Moving to offlining tasks requires some shifts in the way you develop your code. There are also some good tricks/ideas for integrating Alligator.
If you have suggestions for other best practices, please submit a pull request at https://github.com/toastdriven/alligator/pulls!
Configure One Gator¶
This is alluded to in the Alligator Tutorial, but unless you have advanced needs, you’re probably best off configuring a single Gator instance in your code. Then you can import that instance wherever you need it.
Generally speaking, you’ll want to create a new file for just this, though if you have a utils.py or other common file, you can add it there. For example:
# Create a new file, like ``myapp/gator.py`` from alligator import Gator gator = Gator('redis://localhost:6379/0')
Then your code elsewhere imports it:
# ``myapp/views.py`` from myapp.gator import gator # ...Later... def previously_slow_view(request): gator.task(expensive_cache_rebuild, user_id=request.user.pk)
This helps DRY up your code. It also helps you avoid having to change many files if you change backends or configuration.
Use Environment Variables or Settings for the Gator DSN¶
Instead of hard-coding the DSN for each Gator instance, you should rely on a configuration setting instead.
If you’re using plain old Python or subscribe to the Twelve-Factor App, you might lean on environment variables set in the shell. For instance, the Alligator test suite does:
import os from alligator import Gator # Lean on the ENV variable. gator = Gator(os.environ['ALLIGATOR_CONN'])
Then when running your app, you could do the following in development, for ease of setup:
$ export ALLIGATOR_CONN=locmem:// $ python myapp.py
But the following on production, for handling large loads:
$ export ALLIGATOR_CONN=redis://some.dns.name.com:6379/0 $ python myapp.py
If you’re using something like Django, you could lean on settings instead, like:
from alligator import Gator from django.conf import settings # Lean on the settings variable. gator = Gator(settings.ALLIGATOR_CONN)
And have differing settings files for development vs. production.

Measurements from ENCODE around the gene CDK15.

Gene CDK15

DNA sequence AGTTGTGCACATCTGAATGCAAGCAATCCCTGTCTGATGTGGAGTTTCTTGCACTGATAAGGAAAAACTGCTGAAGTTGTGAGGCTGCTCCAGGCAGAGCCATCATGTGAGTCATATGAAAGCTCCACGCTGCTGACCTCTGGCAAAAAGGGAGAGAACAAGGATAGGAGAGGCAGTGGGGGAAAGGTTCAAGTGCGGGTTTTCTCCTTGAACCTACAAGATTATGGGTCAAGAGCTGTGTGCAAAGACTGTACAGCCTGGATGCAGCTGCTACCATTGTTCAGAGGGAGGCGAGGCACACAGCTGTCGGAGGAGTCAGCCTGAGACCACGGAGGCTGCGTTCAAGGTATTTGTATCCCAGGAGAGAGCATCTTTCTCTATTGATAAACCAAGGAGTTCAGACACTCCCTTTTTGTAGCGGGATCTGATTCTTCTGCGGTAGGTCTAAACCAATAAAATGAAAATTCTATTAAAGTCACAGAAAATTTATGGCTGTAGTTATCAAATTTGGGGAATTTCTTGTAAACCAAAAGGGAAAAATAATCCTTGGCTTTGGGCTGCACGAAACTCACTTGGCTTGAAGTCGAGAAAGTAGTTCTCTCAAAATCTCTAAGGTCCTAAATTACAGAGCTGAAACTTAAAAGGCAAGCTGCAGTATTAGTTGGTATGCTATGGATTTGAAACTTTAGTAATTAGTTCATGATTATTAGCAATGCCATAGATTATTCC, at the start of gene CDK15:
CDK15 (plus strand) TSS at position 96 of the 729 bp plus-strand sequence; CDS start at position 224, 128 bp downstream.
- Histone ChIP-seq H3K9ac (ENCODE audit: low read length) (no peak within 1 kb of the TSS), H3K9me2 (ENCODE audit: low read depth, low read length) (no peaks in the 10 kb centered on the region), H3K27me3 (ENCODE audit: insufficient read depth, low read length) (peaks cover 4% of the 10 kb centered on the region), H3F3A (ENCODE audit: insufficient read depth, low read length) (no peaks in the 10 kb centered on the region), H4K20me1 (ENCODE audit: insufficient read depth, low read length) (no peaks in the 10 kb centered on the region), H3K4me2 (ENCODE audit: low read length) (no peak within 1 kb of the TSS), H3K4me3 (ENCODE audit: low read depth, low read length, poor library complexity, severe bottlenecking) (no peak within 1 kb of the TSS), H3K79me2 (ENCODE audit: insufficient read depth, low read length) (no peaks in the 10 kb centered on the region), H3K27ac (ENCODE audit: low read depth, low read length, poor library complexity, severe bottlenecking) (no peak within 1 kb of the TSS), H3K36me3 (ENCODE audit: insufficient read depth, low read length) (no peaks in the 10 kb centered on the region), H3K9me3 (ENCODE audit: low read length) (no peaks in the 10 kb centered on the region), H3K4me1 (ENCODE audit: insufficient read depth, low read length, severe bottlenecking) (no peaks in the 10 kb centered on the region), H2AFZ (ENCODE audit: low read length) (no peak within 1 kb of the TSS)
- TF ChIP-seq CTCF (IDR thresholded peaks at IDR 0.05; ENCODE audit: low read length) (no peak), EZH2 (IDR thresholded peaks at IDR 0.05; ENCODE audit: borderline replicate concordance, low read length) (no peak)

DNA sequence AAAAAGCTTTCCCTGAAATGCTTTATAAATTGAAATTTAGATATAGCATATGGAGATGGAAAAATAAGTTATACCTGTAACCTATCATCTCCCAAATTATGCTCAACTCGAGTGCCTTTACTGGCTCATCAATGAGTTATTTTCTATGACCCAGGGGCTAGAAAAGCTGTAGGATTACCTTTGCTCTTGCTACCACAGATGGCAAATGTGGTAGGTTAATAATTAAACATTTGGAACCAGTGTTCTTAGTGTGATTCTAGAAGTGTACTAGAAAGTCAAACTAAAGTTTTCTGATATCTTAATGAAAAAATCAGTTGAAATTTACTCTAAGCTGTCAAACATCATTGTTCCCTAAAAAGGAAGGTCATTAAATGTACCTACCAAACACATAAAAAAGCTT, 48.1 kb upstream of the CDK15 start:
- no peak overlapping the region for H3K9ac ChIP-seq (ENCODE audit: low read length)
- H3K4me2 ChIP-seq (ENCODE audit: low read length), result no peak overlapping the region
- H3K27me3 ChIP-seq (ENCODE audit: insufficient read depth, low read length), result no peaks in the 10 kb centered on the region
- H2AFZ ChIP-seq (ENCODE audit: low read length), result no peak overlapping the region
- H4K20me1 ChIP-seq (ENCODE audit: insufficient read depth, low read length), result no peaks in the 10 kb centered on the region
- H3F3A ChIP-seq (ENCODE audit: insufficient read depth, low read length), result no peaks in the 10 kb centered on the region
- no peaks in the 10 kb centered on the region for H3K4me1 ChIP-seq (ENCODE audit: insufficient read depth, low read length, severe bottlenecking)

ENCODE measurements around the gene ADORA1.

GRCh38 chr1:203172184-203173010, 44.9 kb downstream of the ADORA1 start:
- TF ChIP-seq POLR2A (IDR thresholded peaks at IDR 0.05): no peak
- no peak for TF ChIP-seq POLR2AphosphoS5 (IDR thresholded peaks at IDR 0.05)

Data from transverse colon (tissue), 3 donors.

Use an Alternate Queue for Testing¶
This is an important one. By default, Alligator doesn’t make any assumptions about what environment (development, testing, production) it is in. So the same queue name will be used.
Especially if you have a shared queue setup for running tests, you can accidentally add testing data to your queue! There are two possible resolutions to this:
Set your testing environment up such that it has it’s own queue stack. This will nicely isolate things & not require any code changes.
Prefix your queue_name
If you must share setup (for instance, developing & testing on the same machine), use a similar approach to the “Env/Settings for Gator DSN” tip, providing a prefix for your queue name. For example:
import os from alligator import Gator # Lean on the ENV variable for a queue prefix. gator = Gator( 'redis://localhost:6379/0', # If you ``export ALLIGATOR_PREFIX=test```, your queue name # becomes 'test_all'. If not set, it's just 'all'. queue_name='_'.join([os.environ.get('ALLIGATOR_PREFIX', ''), 'all']) )
Use Environment Variables or Settings for Task.async¶
If you’re just using gator.task & trying to write tests, you may have a hard time verifying behavior in an integration test (though you should be able to just unit test the task function).
On the other hand, if you use the gator.options context manager & supply an async=False execution option, integration tests become easy, as the expense of possibly accidentally committing that & causing issues in production.
The best approach is to use the gator.options context manager, but use an environment variable/setting to control if things run asynchronously.
import os # Using the above tip of a single import... from myapp.gator import gator def some_view(request): with gator.options(async=os.environ['ALLIGATOR_ASYNC']) as opts: opts.task(expensive_thing)
This allows you to set export ALLIGATOR_ASYNC=False in development/testing (so the task runs right away in-process) but queues appropriately in production.
Simple Task Parameters¶
When creating task functions, you want to simplify the arguments passed to it, as well as removing as many assumptions as possible.
You may be tempted to try to save queries by passing full objects or large lists of things as a parameter.
However, you must remember that the task may run at a very different time (perhaps hours in the future if you’re overloaded) or on a completely different machine than the one scheduling the task. Data goes stale easily & few things are as frustrating to debug as stale data being re-written over the top of new data.
Where possible, do the following things:
- Pass primary keys or identifiers instead of rich objects
- Persist large collections in the database or elsewhere, then pass a lookup identifier to the task
- Use simple data types, as they serialize well & result in smaller queue payloads, meaning faster scheduling & consuming of tasks
Re-use the Gator.options Context Manager¶
All the examples in the Alligator docs show creating a single task within a gator.options(...) context manager. So you might be tempted to write code like:
with gator.options(retries=3) as opts: opts.task(send_mass_mail, list_id) with gator.options(retries=3) as opts: opts.task(update_follow_counts, request.user.pk)
However, you can reuse that context manager to provide the same execution options to all tasks within the block. So we can clean up & shorten our code to:
with gator.options(retries=3) as opts: opts.task(send_mass_mail, list_id) opts.task(update_follow_counts, request.user.pk)
Two unique tasks will still be created, but both will have the retries=3 provided to better ensure they succeeed.